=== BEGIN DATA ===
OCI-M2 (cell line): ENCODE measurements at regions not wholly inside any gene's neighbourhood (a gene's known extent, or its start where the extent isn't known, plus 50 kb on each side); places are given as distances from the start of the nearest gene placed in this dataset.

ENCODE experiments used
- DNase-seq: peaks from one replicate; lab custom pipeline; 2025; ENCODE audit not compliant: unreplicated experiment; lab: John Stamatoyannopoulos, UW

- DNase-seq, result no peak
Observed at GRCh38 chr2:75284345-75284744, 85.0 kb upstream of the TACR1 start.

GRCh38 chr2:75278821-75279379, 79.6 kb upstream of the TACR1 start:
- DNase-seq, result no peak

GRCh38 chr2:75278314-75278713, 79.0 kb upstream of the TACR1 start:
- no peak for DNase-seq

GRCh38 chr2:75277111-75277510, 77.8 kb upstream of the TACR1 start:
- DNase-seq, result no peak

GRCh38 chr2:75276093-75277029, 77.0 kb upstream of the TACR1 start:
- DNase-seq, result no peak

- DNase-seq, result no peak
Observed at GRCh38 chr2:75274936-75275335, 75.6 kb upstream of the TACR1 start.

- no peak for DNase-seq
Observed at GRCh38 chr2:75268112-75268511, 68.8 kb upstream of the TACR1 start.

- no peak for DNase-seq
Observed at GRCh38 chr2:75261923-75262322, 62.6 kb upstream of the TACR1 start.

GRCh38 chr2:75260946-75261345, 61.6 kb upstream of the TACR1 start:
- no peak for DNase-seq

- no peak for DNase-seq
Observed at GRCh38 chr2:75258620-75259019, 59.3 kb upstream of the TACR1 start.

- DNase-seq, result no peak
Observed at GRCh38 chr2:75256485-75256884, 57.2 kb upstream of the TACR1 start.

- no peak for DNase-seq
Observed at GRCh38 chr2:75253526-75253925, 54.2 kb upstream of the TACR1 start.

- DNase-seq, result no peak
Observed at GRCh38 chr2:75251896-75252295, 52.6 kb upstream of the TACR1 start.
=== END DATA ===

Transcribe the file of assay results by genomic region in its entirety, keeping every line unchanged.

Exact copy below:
OCI-M2 (cell line): ENCODE measurements at regions not wholly inside any gene's neighbourhood (a gene's known extent, or its start where the extent isn't known, plus 50 kb on each side); places are given as distances from the start of the nearest gene placed in this dataset.

ENCODE experiments used
- DNase-seq: peaks from one replicate; lab custom pipeline; 2025; ENCODE audit not compliant: unreplicated experiment; lab: John Stamatoyannopoulos, UW

- DNase-seq, result no peak
Observed at GRCh38 chr2:75284345-75284744, 85.0 kb upstream of the TACR1 start.

GRCh38 chr2:75278821-75279379, 79.6 kb upstream of the TACR1 start:
- DNase-seq, result no peak

GRCh38 chr2:75278314-75278713, 79.0 kb upstream of the TACR1 start:
- no peak for DNase-seq

GRCh38 chr2:75277111-75277510, 77.8 kb upstream of the TACR1 start:
- DNase-seq, result no peak

GRCh38 chr2:75276093-75277029, 77.0 kb upstream of the TACR1 start:
- DNase-seq, result no peak

- DNase-seq, result no peak
Observed at GRCh38 chr2:75274936-75275335, 75.6 kb upstream of the TACR1 start.

- no peak for DNase-seq
Observed at GRCh38 chr2:75268112-75268511, 68.8 kb upstream of the TACR1 start.

- no peak for DNase-seq
Observed at GRCh38 chr2:75261923-75262322, 62.6 kb upstream of the TACR1 start.

GRCh38 chr2:75260946-75261345, 61.6 kb upstream of the TACR1 start:
- no peak for DNase-seq

- no peak for DNase-seq
Observed at GRCh38 chr2:75258620-75259019, 59.3 kb upstream of the TACR1 start.

- DNase-seq, result no peak
Observed at GRCh38 chr2:75256485-75256884, 57.2 kb upstream of the TACR1 start.

- no peak for DNase-seq
Observed at GRCh38 chr2:75253526-75253925, 54.2 kb upstream of the TACR1 start.

- DNase-seq, result no peak
Observed at GRCh38 chr2:75251896-75252295, 52.6 kb upstream of the TACR1 start.